Solutions for Mature Oil Fields and Unconventional Fields

Knowledge Network Objectives:

  • Tackle challenges and seize opportunities in extraction and processing in mature oil fields in Mexico's energy sector. 
  • Tackle challenges and seize opportunities in extraction and processing in unconventional oil fields in Mexico's energy sector.
  • Study the geology of mature oil fields and unconventional oil fields.  
  • Ensure that the policy and regulatory framework consider best practices to achieve a climate of competitive investment, while also safeguarding environmental responsibility and safety in the extraction of resources from mature oil fields and unconventional deposits. 

Optimizing oil extraction from mature fields through the analysis of fluid heterogeneities

The aim of this project is to increase the productivity of heavy oil fields in Mexico by better understanding how the heterogeneous nature of oil (as a fluid) within reservoirs influences our ability to extract such oil. At the outset, it is important to understand that heavy and extra-heavy crude oil bears little resemblance to the gasoline that flows like water into our cars’ tanks. As one example, in some areas in the Alberta oil sands, crude oil near the surface of the reservoir may have a viscosity similar to ketchup at room temperature whereas just fifteen meters deeper the oil may be thick like peanut butter stored in a freezer. Surprisingly, while spatial distributions of the fluid properties of oil within a reservoir can often have a major impact on the extraction of oil from the ground, such distributions are usually ignored.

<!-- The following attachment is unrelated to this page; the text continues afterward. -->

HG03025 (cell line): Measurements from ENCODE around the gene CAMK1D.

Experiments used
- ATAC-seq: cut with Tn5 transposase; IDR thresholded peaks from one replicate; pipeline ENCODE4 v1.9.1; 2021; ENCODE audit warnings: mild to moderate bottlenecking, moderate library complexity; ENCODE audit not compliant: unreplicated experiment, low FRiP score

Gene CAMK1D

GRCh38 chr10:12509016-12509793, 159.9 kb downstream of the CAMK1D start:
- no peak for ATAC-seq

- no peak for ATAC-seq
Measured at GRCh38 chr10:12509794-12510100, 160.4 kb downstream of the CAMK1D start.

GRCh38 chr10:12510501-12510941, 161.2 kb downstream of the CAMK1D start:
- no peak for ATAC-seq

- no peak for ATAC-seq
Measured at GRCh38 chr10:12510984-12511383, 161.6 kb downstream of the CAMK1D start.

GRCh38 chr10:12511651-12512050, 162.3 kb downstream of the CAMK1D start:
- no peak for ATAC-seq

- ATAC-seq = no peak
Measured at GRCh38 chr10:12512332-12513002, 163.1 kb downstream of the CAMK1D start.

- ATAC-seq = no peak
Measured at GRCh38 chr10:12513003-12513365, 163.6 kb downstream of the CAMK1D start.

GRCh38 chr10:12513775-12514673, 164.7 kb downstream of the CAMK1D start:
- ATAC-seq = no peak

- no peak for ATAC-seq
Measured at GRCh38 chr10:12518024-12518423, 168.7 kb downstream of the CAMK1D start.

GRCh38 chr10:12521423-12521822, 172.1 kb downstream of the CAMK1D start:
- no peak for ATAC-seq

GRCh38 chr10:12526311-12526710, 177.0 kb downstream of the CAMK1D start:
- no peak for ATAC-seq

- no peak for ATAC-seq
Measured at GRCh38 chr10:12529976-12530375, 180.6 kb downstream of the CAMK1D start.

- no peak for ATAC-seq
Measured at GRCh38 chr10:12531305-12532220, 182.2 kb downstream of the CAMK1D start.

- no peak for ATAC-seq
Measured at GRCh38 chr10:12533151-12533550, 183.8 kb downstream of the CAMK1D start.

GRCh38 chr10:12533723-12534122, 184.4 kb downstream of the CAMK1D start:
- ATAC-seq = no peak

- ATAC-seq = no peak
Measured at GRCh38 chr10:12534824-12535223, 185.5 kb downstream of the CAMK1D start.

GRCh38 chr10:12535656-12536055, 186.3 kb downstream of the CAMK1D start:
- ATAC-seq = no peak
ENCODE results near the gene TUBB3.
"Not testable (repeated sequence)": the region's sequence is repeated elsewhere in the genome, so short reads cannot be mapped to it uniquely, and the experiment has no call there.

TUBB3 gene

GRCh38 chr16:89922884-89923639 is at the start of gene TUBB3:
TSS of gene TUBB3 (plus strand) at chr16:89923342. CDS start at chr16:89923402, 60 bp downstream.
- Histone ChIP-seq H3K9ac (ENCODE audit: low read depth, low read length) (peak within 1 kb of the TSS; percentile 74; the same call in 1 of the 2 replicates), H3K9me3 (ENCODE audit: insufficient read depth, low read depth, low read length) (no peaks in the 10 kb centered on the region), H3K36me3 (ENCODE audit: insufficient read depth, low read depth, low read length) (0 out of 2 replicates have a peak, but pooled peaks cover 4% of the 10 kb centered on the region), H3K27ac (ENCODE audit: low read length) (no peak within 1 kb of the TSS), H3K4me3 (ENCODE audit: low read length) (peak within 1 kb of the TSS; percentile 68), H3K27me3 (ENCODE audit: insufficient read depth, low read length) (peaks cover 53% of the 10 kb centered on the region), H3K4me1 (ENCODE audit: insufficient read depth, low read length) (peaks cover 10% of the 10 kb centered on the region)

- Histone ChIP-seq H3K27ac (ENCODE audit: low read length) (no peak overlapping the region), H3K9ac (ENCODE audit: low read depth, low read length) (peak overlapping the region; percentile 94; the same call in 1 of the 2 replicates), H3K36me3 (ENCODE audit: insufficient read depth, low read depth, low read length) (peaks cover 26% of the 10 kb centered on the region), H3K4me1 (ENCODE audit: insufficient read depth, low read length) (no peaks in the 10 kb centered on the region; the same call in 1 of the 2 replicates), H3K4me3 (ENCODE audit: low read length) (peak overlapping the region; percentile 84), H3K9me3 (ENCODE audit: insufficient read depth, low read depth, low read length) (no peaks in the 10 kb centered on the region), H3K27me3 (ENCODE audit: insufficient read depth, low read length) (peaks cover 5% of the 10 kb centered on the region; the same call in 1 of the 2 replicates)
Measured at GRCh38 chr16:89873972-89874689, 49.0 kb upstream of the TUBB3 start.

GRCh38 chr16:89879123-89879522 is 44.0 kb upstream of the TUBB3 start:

Why are some crude oils more viscous than others? Heavy and extra-heavy oils are formed over millions of years, as microorganisms work to degrade conventional, light crude oils. Such microorganisms preferentially eat small oil molecules, and the biodegradation of these small molecules leads to the evolution of a more viscous, heavy oil. The final viscosity of oil depends on numerous factors, and such factors can lead to oils with very different fluid properties existing within the same reservoir. Heterogeneity in the fluid properties of oil is common, with both lateral and vertical variations existing within reservoirs.

This project led by a joint Mexican-Canadian team will identify these variations, vertically and laterally, in selected Mexican reservoirs. Through the process of better understanding the spatial distribution of the fluid properties of oil within reservoirs, this project will contribute to the efficiency and profitability of extracting oil from mature and unconventional fields.


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